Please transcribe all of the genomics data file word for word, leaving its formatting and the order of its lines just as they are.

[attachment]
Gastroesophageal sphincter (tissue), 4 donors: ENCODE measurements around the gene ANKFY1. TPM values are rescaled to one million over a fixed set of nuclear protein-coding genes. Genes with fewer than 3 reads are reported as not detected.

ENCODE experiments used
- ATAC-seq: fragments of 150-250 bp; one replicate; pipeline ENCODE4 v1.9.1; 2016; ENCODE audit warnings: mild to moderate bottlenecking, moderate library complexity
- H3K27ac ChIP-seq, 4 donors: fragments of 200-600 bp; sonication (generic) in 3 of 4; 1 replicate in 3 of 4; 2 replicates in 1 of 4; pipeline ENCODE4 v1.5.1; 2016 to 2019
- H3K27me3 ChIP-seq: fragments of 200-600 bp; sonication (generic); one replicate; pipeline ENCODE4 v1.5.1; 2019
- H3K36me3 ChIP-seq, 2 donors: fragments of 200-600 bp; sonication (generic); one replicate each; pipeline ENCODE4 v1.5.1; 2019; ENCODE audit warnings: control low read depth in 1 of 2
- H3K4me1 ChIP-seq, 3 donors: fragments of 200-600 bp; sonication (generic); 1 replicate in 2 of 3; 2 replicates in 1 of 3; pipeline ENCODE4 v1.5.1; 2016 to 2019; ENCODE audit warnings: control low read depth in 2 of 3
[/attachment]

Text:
Gastroesophageal sphincter (tissue), 4 donors: ENCODE measurements around the gene ANKFY1. TPM values are rescaled to one million over a fixed set of nuclear protein-coding genes. Genes with fewer than 3 reads are reported as not detected.

ENCODE experiments used
- ATAC-seq: fragments of 150-250 bp; one replicate; pipeline ENCODE4 v1.9.1; 2016; ENCODE audit warnings: mild to moderate bottlenecking, moderate library complexity
- H3K27ac ChIP-seq, 4 donors: fragments of 200-600 bp; sonication (generic) in 3 of 4; 1 replicate in 3 of 4; 2 replicates in 1 of 4; pipeline ENCODE4 v1.5.1; 2016 to 2019
- H3K27me3 ChIP-seq: fragments of 200-600 bp; sonication (generic); one replicate; pipeline ENCODE4 v1.5.1; 2019
- H3K36me3 ChIP-seq, 2 donors: fragments of 200-600 bp; sonication (generic); one replicate each; pipeline ENCODE4 v1.5.1; 2019; ENCODE audit warnings: control low read depth in 1 of 2
- H3K4me1 ChIP-seq, 3 donors: fragments of 200-600 bp; sonication (generic); 1 replicate in 2 of 3; 2 replicates in 1 of 3; pipeline ENCODE4 v1.5.1; 2016 to 2019; ENCODE audit warnings: control low read depth in 2 of 3